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Review of The Diary of a Nobody at King’s Head Theatre

The Diary of a Nobody
The Diary of a Nobody Cast Credit Rocco Redondo

Back in the late 1800s, everyone who was anyone, from Queen Victoria herself, down to the humblest bank clerk, wanted to document their daily lives for posterity. Of course, this was before the days of Twitter, online blogs, YouTube VLogs etc, so people had to go out and buy strange things called books and pens to record everything with. Luckily some of these diaries, as they were called back then, survived the ravages of time, and have been passed on to future generations by being turned into wonderful plays such “The Diary of a Nobody” running at the King’s Head Theatre in Islington.

Of course, to quote the poet, “No man is an island entire of itself” and even an insignificant clerk like Charles Pooter (Jake Curran) the ‘Nobody’ of the title, interacts with others and in this extract from his diary covering the period 2nd April 1888 just after he and his lovely wife Carrie (Jordon Mallory-Skinner) moved into their new house, until the 23rd May 1889 when the happiness with life is unbound in the Pooter household, he actually meets 43 other people. Quite a crowd for a pub theatre you might think, but not when all 45 characters are played by just 4 actors (Jake, Jordon, George Fouracres & Geordie Wright). Charles and Carrie have an eventful year thanks to some malarkey from their son William/Lupin, Sarah, the worst maid on the planet, the intervention of the Lord Mayor of London and, of course the visits of Mr Pooter’s best friends Cummings and Gowing.

Time for some plain speaking – as Mr Pooter would think but, being a gentleman, very rarely say. This is one of the funniest and most enjoyable plays I have seen in a long time. Adapted and directed by Mary Franklin, who has taken the original comic novel by George and Weedon Grossmith, and turned it into a superb piece of theatre. The simple set – black and white line drawings of a Victorian house works really well with the predominantly monochrome costumes of the cast. But, it is the four actors that really make this such an amazing show.

Changing character at the drop of a hat, or even a fake moustache, they are so skilled that at no point did I lose the thread as to who was interacting with whom. Jordon Mallory-Skinner should be mentioned for his amazing ability to play Carrie, who transformed from a model of a meek Victorian wife to a screaming harridan able to kill with a glance as she tried to keep her house running in the midst of her husband’s crazy schemes – word of advice, enamel paint and baths should never be put together. However, all four actors were just amazing and played their many and varied roles with total commitment and every fibre of their bodies. Impeccable comic timing kept the audience on their toes, not knowing where the next reason to, as the kids say today, LOL was going to come from. Visual gags abounded and the script contained some of the worst (let’s be honest best) ‘dad’ jokes possible.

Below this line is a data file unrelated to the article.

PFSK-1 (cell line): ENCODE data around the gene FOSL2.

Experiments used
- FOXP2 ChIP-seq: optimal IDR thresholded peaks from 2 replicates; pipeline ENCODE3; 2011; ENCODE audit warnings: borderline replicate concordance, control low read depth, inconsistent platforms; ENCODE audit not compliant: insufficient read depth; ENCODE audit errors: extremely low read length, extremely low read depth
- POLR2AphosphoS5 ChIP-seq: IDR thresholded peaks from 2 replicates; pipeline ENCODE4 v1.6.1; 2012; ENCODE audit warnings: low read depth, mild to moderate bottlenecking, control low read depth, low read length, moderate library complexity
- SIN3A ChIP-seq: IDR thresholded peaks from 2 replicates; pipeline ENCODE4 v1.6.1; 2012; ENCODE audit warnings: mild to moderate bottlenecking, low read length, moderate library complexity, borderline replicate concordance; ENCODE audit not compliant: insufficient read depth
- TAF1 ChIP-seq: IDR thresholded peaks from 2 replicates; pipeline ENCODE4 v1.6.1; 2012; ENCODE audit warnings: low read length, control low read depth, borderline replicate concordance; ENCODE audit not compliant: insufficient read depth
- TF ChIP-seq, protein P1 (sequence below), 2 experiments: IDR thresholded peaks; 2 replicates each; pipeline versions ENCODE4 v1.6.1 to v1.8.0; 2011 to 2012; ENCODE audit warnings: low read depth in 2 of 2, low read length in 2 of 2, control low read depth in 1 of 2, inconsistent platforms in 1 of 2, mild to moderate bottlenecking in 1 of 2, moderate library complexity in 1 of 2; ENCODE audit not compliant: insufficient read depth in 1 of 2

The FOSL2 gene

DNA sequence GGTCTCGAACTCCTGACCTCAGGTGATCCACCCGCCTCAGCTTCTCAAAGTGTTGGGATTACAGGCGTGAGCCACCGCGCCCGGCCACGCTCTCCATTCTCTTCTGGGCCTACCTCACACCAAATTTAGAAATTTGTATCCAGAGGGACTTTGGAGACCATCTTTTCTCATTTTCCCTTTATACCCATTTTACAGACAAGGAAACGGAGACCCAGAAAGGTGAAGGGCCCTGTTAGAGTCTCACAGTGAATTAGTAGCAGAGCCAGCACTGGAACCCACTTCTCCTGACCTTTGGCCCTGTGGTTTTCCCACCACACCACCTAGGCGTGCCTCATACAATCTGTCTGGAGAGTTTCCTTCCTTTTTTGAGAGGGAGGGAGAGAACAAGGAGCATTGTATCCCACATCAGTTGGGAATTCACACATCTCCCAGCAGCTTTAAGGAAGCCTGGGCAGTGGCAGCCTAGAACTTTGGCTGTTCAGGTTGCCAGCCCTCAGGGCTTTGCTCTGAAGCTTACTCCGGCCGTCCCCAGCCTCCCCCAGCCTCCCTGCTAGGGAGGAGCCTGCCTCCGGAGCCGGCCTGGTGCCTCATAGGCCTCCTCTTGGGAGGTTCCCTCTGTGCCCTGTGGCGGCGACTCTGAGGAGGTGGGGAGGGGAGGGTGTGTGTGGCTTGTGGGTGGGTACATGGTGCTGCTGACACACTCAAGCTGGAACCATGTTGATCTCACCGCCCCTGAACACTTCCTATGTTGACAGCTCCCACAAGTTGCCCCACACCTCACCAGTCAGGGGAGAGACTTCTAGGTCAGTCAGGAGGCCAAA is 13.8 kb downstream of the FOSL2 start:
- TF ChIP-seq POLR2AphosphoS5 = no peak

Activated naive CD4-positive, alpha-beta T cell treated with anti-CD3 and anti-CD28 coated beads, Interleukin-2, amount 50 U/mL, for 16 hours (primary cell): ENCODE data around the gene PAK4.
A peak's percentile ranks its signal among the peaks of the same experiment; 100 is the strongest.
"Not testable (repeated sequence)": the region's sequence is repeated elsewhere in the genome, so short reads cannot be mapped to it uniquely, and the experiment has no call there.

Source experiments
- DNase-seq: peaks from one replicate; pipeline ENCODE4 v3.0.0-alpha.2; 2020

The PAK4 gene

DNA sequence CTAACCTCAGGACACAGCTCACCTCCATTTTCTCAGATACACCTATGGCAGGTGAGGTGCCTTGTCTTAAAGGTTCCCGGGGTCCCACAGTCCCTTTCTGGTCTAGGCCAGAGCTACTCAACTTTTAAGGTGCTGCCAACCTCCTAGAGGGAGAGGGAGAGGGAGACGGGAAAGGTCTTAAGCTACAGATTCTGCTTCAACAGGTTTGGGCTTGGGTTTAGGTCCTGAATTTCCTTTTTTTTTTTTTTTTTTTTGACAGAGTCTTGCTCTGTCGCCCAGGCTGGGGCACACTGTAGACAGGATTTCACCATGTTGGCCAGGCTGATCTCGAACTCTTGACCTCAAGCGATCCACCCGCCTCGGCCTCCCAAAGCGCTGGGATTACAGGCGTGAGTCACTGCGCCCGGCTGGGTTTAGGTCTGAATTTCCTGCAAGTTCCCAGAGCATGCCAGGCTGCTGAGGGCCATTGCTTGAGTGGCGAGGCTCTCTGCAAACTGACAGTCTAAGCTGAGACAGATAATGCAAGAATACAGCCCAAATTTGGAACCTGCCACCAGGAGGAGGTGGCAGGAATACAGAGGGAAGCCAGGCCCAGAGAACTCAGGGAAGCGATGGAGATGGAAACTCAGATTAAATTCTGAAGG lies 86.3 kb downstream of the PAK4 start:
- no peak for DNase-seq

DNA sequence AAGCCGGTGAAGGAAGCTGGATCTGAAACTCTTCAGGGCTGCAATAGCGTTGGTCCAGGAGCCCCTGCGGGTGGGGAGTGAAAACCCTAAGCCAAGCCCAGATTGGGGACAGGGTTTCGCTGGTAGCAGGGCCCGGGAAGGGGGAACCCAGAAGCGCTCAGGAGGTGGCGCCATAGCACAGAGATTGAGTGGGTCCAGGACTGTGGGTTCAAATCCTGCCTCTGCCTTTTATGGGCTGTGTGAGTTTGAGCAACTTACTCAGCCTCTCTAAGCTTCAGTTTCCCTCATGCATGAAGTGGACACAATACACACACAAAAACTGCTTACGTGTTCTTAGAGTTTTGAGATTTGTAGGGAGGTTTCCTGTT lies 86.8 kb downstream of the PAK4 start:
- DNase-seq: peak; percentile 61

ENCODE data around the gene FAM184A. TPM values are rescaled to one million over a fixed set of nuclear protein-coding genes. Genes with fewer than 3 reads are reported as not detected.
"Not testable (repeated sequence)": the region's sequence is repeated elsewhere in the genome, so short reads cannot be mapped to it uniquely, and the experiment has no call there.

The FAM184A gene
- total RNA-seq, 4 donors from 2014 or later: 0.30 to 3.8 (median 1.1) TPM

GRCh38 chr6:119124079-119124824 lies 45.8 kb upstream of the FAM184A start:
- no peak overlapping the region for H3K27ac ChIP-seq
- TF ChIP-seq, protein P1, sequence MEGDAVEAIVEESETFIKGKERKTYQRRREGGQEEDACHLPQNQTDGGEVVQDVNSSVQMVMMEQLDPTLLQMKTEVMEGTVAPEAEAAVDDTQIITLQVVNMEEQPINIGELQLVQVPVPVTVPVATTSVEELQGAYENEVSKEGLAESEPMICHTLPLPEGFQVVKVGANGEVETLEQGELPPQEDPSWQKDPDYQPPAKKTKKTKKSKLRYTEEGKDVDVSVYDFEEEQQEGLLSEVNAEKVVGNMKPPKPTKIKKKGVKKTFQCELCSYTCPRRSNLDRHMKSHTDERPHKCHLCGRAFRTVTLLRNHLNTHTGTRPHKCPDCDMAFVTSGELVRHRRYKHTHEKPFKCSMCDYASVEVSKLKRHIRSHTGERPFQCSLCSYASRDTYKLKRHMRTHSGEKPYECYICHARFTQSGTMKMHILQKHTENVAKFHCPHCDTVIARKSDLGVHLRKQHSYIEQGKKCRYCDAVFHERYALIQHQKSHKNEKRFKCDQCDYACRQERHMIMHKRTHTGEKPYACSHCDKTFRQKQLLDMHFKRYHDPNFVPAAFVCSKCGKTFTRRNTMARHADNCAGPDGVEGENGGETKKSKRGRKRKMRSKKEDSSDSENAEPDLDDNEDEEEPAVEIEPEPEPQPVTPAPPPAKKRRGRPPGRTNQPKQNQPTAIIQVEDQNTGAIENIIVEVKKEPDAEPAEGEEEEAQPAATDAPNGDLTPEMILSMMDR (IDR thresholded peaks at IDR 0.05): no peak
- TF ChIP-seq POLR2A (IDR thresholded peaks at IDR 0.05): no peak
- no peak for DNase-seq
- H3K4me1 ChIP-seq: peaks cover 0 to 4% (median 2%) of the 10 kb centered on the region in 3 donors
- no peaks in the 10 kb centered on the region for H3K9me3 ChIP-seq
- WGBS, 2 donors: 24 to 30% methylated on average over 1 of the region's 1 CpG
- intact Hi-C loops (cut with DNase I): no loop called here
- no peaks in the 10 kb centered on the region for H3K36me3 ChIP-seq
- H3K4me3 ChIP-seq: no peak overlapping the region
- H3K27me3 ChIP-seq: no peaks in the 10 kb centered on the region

Pooter: You’re not going to complain of the smell of paint again?
Gowing: No, not this time; but I’ll tell you what, I distinctly smell dry rot.
Pooter: You’re talking a lot of dry rot yourself.
Carrie and Pooter roar with laughter

I think you get the picture!

“The Diary of a Nobody” is the first show in the King’s Head 2015 season and it has to be said that they have really started in spectacular style. A truly awesome first-rate show, full of wonderful characters, brilliant actors and laughter aplenty.

5 Star Rating

Review by Terry Eastham

The Diary of a Nobody is a much-loved and profoundly tender novel. It originated in Punch magazine in 1888–89 and as a book in 1892. The Diary records the daily events in the life of Pooter and his family and friends over a period of 15 months. Their daily routines were instantly recognised by contemporary readers and are still very familiar to us today.

Rough Haired Pointer have been described as one of the most inventive and entertaining new theatre companies out there (Exeunt). Past work includes; Joe Orton’s Fred & Madge (The Hope Theatre), The Boy Who Cried (The Hope and Tabard theatres) and The Young Visiters (The Hen & Chickens). Their work combines a tumbledown charm with visual originality and headlong action. For this production, Rough Haired Pointer will pay all of its actors the London living wage – this is in line with the King’s Head Theatre agreement with the performers’ union Equity.

Director/Adaptor Mary Franklin
Original Designer Carin Nakanishi
Revival Designer Christopher Hone
Lighting Designer Seth Rook Williams

Cast: Jake Curran, George Fouracres, Jordan Mallory Skinner, Geordie Wright

The Diary of a Nobody
Performance Dates Tuesday 20th January – Saturday 14th February 2015, 7pm
Saturday 14th February matinee, 3pm
No performances on Sundays
Running time 90 minutes
King’s Head Theatre, 115 Upper Street, Islington, London N1 1QN
Box Office Tickets are available online and 0207 478 0160 from £19.50 (concessions £15).

Sunday 25th January 2015


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